The Ardern-Peters Government should withdraw its Bill that enables party leaders to dismiss an MP from Parliament following unanimous opposition to it, National’s Electoral Law spokesperson Dr Nick Smith says.
“All three governing parties appeared shocked by the strength of the 43 submissions in opposition to the Electoral (Integrity) Amendment Bill.
“We have had over 20 constitutional law experts from four universities, the Human Rights Commission, the Law Society, two former Speakers, former Green MPs and even the Clerk of the House of Representatives express strong concerns about it.
“There was not a single submission that supported the Bill’s purpose to allow a party leader to dismiss an elected constituency MP, and only two supporting the provision for list MPs.
“The major objection from submitters is that it increases the power of party leaders at the expense of MPs and voters, that it will have a chilling effect on the free speech of MPs in Parliament, and that it breaches the Bill of Rights.
“Other concerns include the effect of undermining the requirement for governments to retain the confidence of the House, the damage it will do to New Zealand's reputation on democracy and human rights, and preventing the evolution of new political parties.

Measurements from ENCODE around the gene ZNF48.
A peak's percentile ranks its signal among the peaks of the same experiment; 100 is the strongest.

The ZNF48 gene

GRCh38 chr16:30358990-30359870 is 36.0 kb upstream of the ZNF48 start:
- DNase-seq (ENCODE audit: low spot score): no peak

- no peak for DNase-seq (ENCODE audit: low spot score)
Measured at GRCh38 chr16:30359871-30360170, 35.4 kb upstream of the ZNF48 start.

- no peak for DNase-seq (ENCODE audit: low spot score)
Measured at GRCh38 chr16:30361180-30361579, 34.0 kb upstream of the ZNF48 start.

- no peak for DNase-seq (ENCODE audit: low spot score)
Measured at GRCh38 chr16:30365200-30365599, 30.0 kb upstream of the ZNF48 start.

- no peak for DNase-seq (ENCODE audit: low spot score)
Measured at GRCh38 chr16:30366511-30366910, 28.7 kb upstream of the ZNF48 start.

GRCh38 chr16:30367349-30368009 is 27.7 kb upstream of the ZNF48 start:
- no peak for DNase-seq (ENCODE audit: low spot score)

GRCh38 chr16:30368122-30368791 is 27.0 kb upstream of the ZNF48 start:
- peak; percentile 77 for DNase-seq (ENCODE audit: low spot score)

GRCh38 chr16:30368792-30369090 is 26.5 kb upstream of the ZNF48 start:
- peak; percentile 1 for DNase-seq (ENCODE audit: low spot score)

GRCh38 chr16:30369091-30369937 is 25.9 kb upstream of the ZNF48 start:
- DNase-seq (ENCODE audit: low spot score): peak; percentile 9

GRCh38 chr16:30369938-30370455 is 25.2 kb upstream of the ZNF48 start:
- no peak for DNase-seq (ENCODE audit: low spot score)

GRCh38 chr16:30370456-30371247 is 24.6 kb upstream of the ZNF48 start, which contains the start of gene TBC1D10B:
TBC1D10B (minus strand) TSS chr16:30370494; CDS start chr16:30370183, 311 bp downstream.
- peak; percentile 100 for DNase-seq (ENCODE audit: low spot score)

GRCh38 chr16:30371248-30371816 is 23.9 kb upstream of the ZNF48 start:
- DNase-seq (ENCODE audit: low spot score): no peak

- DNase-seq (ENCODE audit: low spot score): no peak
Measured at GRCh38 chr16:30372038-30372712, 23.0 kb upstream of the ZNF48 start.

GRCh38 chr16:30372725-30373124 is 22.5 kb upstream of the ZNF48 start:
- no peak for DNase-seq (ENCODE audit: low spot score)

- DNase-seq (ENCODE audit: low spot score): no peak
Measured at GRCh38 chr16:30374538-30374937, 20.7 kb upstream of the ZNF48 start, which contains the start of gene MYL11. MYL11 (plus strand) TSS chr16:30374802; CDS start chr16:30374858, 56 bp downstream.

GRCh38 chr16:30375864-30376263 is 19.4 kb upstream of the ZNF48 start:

“This Bill has become an early test to as whether the Coaliton Government takes the parliamentary and select committee process seriously.
“It would be breathtakingly arrogant for the Government to pass legislation - particularly on constitutional and electoral matters against this unanimous chorus of submissions opposing it.
“The fundamental problem with this Bill is that it has never been about improving our Parliament democracy but about propping up this fragile government.
“We must not undo centuries-old democratic principles for the vain ambition of Mr Peters to have absolute power over his New Zealand First MPs. Power corrupts and absolute power corrupts absolutely,” Dr Smith says.